Earth and Environmental Systems

Understanding a Changing Planet

Focused on the natural systems that combine to form our environment, the Earth and Environmental Systems center investigates phenomena and develops scientific insights about our changing planet. By drawing on the latest research in fields such as marine biology, oceanography, microbiology, geology, and terrestrial ecology, we can improve our understanding of the environmental changes that may imperil our future.

a graduate student uses surveying equipment to gather data on a Catalina Island beach
SPOT participants on a boat deploy the CTD rosette for water sampling Pacific bottlenose dolphins swim alongside the Wrigley Institute boat in the San Pedro Channel off Los Angeles

San Pedro Ocean Time-series: Long-term oceanographic data for a changing world

Long-term data enables effective response. With that understanding, in 1998 the Wrigley Institute established the San Pedro Ocean Time-series (SPOT) to conduct a systematic, long-term study of basic oceanographic processes in the San Pedro Channel off the coast of Southern California.

Though SPOT is one of many ongoing ocean time-series worldwide, no other project monitors ocean health so close to a major city. We are therefore uniquely positioned to track both general biological, chemical, and physical processes in the water as well as how human activity affects them.

Petri Dish

Understanding Biogeochemical Cycling

PI: John Heidelberg, Professor of Biological Sciences and Environmental Studies

Microorganisms are at the heart of many natural processes, but even today, we have only a limited understanding of these microbes’ role in the planet’s nutrient cycles. In part, this knowledge gap is due to our inability to culture the vast majority of our world’s microbial species. This project seeks to advance scientific understanding of these unfamiliar microbes, with a particular focus on abundant, anaerobic marine microbes that have the potential for fixing carbon dioxide from the atmosphere.

a pollen-dusted bee lands on a white flower

Modeling Changes in Pollinator Biodiversity

PI: Laura Melissa Guzman, Gabilan Assistant Professor of Biological Sciences

Pollinators are crucial to the world’s food supply, but their numbers, species diversity, and ranges are all declining. Quantifying those declines, and identifying the causes for them, is critically important for the stability of food webs. This project uses machine learning and other statistical and computational methods to model how the distribution of pollinators has changed through time, plus which factors (such as climate change and pesticides) are doing the most harm.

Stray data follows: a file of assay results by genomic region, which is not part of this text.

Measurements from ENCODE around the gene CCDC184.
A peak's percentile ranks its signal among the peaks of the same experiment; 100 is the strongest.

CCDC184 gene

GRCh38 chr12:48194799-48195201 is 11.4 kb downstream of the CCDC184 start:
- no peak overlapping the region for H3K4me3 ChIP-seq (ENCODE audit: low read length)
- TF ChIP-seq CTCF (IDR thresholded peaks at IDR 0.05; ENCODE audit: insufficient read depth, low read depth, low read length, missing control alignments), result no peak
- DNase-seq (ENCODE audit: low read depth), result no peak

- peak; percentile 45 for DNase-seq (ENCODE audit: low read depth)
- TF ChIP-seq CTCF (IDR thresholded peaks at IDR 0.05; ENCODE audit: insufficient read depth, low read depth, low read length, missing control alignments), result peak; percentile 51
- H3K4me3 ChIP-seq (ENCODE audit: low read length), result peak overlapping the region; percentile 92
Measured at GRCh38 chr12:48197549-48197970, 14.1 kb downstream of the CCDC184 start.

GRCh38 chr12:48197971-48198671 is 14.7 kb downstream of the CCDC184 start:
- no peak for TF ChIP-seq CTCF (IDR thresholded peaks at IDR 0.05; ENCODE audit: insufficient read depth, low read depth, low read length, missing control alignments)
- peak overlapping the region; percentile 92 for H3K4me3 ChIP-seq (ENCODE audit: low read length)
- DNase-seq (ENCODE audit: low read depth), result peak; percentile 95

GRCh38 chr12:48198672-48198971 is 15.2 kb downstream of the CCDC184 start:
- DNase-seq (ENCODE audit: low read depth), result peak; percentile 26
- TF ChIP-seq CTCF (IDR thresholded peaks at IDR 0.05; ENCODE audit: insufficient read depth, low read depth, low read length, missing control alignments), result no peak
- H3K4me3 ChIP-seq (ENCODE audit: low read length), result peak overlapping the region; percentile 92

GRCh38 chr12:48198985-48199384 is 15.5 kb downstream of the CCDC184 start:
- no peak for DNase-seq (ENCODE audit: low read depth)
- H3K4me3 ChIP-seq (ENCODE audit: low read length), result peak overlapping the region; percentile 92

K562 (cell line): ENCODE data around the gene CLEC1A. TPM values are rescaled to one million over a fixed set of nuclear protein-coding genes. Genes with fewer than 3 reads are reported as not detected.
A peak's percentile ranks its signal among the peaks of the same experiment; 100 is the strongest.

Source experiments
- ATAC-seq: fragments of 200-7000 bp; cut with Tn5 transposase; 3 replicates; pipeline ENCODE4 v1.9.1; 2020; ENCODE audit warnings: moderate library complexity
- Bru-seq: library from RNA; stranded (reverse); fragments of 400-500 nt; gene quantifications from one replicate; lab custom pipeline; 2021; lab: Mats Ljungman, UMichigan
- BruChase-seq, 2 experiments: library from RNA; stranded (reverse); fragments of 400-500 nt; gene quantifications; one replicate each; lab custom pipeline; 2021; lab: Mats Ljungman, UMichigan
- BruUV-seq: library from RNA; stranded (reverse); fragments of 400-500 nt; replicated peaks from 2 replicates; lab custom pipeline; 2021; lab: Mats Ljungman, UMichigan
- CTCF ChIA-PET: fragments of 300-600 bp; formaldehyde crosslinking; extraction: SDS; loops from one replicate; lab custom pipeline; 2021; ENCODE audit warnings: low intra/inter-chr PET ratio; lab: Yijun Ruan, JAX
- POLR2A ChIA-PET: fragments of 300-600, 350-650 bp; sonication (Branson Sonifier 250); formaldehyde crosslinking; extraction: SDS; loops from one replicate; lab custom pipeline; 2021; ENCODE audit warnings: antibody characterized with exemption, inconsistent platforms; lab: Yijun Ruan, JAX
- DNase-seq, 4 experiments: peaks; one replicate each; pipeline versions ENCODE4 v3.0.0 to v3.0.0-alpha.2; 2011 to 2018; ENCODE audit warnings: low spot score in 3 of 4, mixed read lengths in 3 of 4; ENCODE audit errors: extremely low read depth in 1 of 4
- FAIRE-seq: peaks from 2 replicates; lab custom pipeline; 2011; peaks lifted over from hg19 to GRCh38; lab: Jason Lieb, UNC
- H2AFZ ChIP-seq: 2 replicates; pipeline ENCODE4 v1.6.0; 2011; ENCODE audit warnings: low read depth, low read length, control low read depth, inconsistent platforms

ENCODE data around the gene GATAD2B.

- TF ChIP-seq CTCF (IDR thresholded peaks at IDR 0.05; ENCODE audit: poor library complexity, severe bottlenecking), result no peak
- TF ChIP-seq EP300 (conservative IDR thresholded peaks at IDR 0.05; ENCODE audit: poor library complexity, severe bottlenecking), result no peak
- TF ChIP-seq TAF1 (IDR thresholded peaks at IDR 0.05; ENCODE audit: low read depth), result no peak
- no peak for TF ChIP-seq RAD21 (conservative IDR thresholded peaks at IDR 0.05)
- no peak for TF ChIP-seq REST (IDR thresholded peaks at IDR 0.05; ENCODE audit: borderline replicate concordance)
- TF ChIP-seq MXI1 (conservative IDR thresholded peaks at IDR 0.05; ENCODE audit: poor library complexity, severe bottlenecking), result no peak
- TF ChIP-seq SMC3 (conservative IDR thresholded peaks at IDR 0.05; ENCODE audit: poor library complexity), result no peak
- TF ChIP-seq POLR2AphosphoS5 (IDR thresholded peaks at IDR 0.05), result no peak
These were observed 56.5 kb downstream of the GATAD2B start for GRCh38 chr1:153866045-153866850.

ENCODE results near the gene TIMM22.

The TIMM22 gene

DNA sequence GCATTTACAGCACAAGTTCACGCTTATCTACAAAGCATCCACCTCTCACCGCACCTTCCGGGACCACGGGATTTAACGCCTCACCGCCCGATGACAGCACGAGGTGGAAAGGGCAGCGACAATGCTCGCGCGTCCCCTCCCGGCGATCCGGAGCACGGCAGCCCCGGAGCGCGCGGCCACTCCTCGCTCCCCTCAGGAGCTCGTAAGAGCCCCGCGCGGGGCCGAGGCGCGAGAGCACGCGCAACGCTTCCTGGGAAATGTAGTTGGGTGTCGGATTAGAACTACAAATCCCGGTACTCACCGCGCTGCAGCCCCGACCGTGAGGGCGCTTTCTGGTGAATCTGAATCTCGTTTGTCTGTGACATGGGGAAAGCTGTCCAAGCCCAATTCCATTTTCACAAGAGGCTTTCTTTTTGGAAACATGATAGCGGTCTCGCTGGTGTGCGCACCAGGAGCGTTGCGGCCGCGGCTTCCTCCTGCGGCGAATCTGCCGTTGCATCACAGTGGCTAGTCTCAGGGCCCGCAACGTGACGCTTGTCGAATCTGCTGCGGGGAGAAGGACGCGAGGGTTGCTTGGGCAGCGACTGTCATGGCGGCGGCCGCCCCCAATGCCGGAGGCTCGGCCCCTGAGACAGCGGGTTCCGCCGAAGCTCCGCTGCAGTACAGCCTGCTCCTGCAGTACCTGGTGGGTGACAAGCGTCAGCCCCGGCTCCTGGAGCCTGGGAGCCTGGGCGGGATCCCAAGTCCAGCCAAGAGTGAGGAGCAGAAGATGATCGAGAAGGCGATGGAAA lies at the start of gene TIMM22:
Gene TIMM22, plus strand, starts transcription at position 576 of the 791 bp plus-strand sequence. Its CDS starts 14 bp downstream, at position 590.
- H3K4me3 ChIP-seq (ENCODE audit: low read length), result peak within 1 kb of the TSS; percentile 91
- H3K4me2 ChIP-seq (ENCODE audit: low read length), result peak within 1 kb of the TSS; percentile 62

a formation of long, scalloped clouds against a blue sky

Using AI to Predict Cloud Formation

PI: Sam Silva, Assistant Professor of Earth Sciences

Clouds play a major role in the global water cycle and the amount of radiation that reaches Earth’s surface. But cloud formations are notoriously difficult to predict, leaving a key gap in our ability to predict and solve climate problems. Through the use of artificial intelligence, this project seeks to close that gap by predicting cloud formations and illuminating their relationship to climate.

Adib Mustofa, wearing a wetsuit and scuba gear, holds measuring tools as he dives over a coral reef in Indonesia

Understanding Coral Biodiversity for Conservation and Restoration

PI: Carly Kenkel, Gabilan Assistant Professor of Biological Sciences

Coral reefs serve as crucial habitat for a multitude of marine species, and they protect coastal communities by serving as natural breakwaters against storms. But as oceans acidify and grow warmer, corals are dying off at ever-increasing rates. This project examines biodiversity in the corals of Indonesia’s famed Coral Triangle, in hopes of identifying genetic characteristics that could help make corals more resistant to climate change and more amenable to restoration efforts.